A synthesised view of process improvement methodologies within the English NHS: A systematic review of empirical case studies

Kerrigan, Matthew David (2022) A synthesised view of process improvement methodologies within the English NHS: A systematic review of empirical case studies. [Dissertation (University of Nottingham only)]

[img] PDF - Registered users only - Requires a PDF viewer such as GSview, Xpdf or Adobe Acrobat Reader
Download (4MB)


Background: The COVID-19 pandemic has acted as a catalyst globally for healthcare organisations to rethink and evaluate their processes due to the strain of the pandemic (Kuiper et al., 2021; Ortíz-Barrios & Alfaro-Saíz, 2020; Silver et al., 2021; Hill et al., 2021). This has presented a unique opportunity to explore the emerging themes within this industry. One of the key themes of the NHS Long Term plan is the overall improvement of NHS processes. These improvements must be completed at trust level, and so the sharing of best practice and lessons learned will be fundamental to the achievement of these goals, which is itself a key issue within the NHS (Matthias & Brown, 2016). Due to this approach, there is likely to be variation, as healthcare practitioners, similar to other industries, prefer to use a set of techniques usually due to personal preference or local context (Rizan et al., 2020).

Objectives: The objective of this paper is to provide a synthesised, holistic view of process improvement methodologies within the English NHS. This research reviewed the existing literature that concerned process improvement programmes within the NHS to examine and extract key, emerging themes, and commonalities to aid in the creation of the synthesised view which intends to inform the literature and those with a vested interest in the NHS.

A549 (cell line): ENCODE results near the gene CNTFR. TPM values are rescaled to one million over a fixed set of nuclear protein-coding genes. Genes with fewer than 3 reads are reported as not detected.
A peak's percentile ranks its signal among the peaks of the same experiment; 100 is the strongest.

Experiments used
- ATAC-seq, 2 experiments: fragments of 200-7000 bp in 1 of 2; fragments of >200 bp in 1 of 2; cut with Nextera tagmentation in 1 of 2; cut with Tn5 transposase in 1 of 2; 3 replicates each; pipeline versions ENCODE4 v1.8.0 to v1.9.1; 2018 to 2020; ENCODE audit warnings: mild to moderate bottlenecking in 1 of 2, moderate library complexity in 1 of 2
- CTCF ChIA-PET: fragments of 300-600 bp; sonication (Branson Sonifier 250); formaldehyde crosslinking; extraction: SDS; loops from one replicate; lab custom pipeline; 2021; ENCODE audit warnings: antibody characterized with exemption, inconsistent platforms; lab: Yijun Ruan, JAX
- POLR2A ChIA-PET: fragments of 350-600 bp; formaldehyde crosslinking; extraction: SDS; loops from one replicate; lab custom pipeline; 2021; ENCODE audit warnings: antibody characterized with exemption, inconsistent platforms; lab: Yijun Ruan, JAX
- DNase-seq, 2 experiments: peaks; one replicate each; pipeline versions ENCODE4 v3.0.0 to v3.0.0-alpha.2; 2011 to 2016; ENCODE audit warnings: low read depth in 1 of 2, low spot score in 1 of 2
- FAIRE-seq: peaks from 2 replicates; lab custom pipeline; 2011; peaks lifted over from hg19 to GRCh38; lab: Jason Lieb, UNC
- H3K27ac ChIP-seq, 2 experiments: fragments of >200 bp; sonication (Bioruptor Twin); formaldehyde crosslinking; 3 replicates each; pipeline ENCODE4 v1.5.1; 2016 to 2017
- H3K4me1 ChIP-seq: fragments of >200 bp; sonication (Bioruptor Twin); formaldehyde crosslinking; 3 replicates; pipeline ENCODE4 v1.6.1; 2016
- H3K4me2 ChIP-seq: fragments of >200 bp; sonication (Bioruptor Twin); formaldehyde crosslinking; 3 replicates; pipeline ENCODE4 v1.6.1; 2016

Methods: A systematic literature review of NHS England case studies was conducted. A search strategy was applied to Web of Science, PubMed and Scopus to extract relevant references. A total of 4831 unique results were returned and subsequently reviewed. Following the first full text review, additional criteria were added to refine the scope of the study. Data were then extracted into a meta- framework, where variables were geared towards the research questions. Results: A total of 95 studies were found to be eligible following the application of exclusionary criteria. The most used methodologies were PDSA, Model for Improvement and Lean. A range of process improvement tools were also identified. Positive and negative influences on sustainability were identified, with influences such as junior doctor rotations and cost effectiveness being some examples. There were three methods used to report sustainability: quantitative proof of sustainment, qualitative confirmation that elements are still embedded, and use of sustainability model.

Item Type: Dissertation (University of Nottingham only)
Keywords: process improvement, methodologies, NHS, case studies, sustainability, process improvement tools, lean, pdsa, model for improvement, quality improvement
Depositing User: Kerrigan, Matthew
Date Deposited: 07 Jul 2023 08:54
Last Modified: 07 Jul 2023 08:54
URI: https://eprints.nottingham.ac.uk/id/eprint/70756

Actions (Archive Staff Only)

Edit View Edit View